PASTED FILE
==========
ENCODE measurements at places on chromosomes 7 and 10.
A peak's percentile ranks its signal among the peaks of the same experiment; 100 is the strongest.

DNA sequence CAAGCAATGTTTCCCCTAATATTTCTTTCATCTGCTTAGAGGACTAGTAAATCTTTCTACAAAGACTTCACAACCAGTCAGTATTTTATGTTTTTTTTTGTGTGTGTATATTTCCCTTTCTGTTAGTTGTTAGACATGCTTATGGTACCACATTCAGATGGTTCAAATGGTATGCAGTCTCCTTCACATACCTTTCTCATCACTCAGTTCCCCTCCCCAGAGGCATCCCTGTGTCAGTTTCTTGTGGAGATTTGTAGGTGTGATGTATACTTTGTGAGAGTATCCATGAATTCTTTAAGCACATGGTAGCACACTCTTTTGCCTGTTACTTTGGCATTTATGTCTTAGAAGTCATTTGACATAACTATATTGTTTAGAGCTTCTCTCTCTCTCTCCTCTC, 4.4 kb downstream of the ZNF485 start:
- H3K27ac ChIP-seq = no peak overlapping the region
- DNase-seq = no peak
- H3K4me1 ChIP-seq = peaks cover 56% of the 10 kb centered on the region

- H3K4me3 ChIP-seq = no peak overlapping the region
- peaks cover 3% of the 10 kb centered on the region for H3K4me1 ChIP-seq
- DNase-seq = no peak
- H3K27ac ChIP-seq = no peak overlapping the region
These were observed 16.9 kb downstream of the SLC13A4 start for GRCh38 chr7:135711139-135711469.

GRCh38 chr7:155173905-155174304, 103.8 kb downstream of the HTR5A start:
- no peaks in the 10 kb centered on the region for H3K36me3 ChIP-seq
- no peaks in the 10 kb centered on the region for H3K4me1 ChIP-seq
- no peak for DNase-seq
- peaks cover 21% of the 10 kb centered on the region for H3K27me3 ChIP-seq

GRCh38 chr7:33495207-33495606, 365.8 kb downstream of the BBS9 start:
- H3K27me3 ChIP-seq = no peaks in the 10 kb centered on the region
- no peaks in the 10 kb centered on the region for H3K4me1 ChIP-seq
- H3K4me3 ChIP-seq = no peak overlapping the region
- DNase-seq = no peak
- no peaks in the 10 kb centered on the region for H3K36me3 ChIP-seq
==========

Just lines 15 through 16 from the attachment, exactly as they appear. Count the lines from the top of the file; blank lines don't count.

- no peak for DNase-seq
- peaks cover 21% of the 10 kb centered on the region for H3K27me3 ChIP-seq